Transfer of property between spouses and divorce

Transfer of property between spouses transfer of property between spouses Transfer of property between spouses and divorce b3b63cce56504e1982dc1da5c9ffdda7 2015209912 300x300Transfer of property between spouses will be discussed in this article from different points of view.  First, we will discuss how and why spouses could transfer real property during the marriage. After that, we will discuss a more important aspect  – what consequence such transfers would have during a divorce.

Transfer of property between spouses and divorce – what types of deeds

As you may know in order to transfer the property from a person/people/entity to another person/people/ entity you need a deed. When there is a transfer of property is between spouses, the most commonly used forms in California are quit claim and interspousal deed.

The most important thing you need to know about a transfer of property between spouses using a quit claim deed is although one spouse is giving up his/her rights to real property by signing quit claim deed, he/she still has liability for if there is lien or mortgage the property. If in the divorce judgment the family residence is awarded to one spouse without specifying anything about the mortgage and the other spouse transfer the residence using quit claim deed, there might be a situation that would entail liability if the spouse-owner is not paying the mortgage.

Transfer of property between spouses using interspousal deed is a stronger form to establish ownership rights and responsibility. Interspousal deeds are usually proper in divorce settlements and when during the marriage the couple would like to re-finance the family residence using one spouse’s ability ( credit score and other factors) to get a better mortgage rate.

Another situation when it is appropriate to use interspousal deed Transfer of property between spouses is when one spouse had a house before he get married and would like to add another spouse into the deed.

Quit claim deed could be used when one spouse would like to give away his/ her interest in the house. There are multiple reasons why spouses might want to do that and it is not a subject of discussion in this blog. However, an important point for the discussion here is the validity of the transfer of property between spouses during the marriage.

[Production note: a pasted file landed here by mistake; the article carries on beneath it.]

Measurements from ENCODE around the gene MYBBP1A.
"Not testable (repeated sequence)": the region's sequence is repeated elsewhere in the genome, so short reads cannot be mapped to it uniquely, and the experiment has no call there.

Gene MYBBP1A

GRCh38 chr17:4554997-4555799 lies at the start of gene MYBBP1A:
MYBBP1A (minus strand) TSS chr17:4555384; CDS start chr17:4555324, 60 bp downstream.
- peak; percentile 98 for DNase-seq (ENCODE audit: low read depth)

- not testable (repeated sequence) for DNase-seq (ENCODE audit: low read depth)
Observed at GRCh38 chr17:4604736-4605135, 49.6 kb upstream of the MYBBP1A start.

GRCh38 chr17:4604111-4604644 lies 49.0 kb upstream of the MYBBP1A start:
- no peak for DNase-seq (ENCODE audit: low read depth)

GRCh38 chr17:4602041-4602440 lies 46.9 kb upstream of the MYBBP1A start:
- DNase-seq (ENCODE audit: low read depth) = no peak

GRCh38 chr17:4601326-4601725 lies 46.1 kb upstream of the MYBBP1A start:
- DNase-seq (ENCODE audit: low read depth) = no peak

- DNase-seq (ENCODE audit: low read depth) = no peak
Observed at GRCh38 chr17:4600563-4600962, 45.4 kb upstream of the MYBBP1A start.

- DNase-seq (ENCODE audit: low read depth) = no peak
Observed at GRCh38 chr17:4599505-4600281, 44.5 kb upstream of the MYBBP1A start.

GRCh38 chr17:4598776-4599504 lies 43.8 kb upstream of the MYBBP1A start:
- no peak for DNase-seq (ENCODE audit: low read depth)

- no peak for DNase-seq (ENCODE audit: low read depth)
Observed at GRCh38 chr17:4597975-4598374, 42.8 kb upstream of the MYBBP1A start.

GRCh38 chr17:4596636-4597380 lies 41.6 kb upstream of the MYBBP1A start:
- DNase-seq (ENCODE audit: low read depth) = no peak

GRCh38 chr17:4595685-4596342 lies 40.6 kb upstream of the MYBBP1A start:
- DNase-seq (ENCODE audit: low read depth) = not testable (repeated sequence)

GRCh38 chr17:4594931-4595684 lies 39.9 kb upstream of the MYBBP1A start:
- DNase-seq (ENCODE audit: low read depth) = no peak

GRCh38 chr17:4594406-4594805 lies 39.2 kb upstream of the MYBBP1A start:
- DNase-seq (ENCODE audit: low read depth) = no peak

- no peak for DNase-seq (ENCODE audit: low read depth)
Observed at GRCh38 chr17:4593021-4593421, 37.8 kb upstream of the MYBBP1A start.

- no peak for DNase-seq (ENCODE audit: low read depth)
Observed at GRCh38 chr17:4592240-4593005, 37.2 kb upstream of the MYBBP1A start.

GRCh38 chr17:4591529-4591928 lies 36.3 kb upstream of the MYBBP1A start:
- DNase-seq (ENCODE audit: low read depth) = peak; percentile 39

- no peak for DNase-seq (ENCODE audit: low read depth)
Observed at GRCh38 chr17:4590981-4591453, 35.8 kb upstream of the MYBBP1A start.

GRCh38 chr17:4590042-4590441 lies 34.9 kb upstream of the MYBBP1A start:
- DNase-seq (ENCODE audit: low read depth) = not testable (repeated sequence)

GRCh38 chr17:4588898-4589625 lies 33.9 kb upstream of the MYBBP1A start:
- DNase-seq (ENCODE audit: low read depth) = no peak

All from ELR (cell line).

When Transfer of property between spouses is valid?

During the marriage, one spouse may transfer his separate property to another spouse as separate property or community property. Also, either spouse can transfer part/all of his community property interest to another spouse as his/her separate property. Such transfer does not refer to only real property.  Such transfer call transmutation.

Before 1980 the Transfer of property between spouses could be oral. Please notice that generally when we are talking about transmutation. During transmutation, spouses can transfer any property, not only real property. However, the subject for the discussion in this article is the transfer of real estate between spouses.

There is an important issue that may arise during the divorce whether interspousal transfer grant deed or quitclaim deed is sufficient to be a valid transmutation.

As you might know, any kind of deed should be in writing, signed and the signature needs to notarize. Moreover, a  deed should be reordered. However, even those formalities of executing a deed either interspousal or quit claim might not be always enough to show a valid transmutation.

Under Family Code § 760, any property acquired during the marriage is community property with some statutory exceptions.

If the couple bought a house together during the marriage and one of them give up his interest by quitclaim deed without additional writing, it might trigger the problem if the couple subsequently files for the divorce.

Family Code § 852, requires the Transfer of property between spouses to express a declaration from the spouse whose interest will be adversely affected.

As you might know, California law is based on statutory law and previous cases decisions. In some previous cases, the court held that an interspousal transfer grant deed did not contain enough language for a valid transmutation. Although CA Court of Appeals found that such transfers have to meet necessary requirements. Each situation should be considered separately because transmutation may be challenged by a showing of undue influence.  Under family code section 721, spouses owe each other “a duty of the highest good faith and fair dealing,”. Undue influence means that one spouse is trying to take unfair advantage of another.

The bottom line, if there is a transfer of property between spouses which benefits you or your spouse during the marriage using an interspousal transfer grant deed or quitclaim deed you should get an attorney’s advice. It is especially important if at the time of transmutation you were already planning for divorce.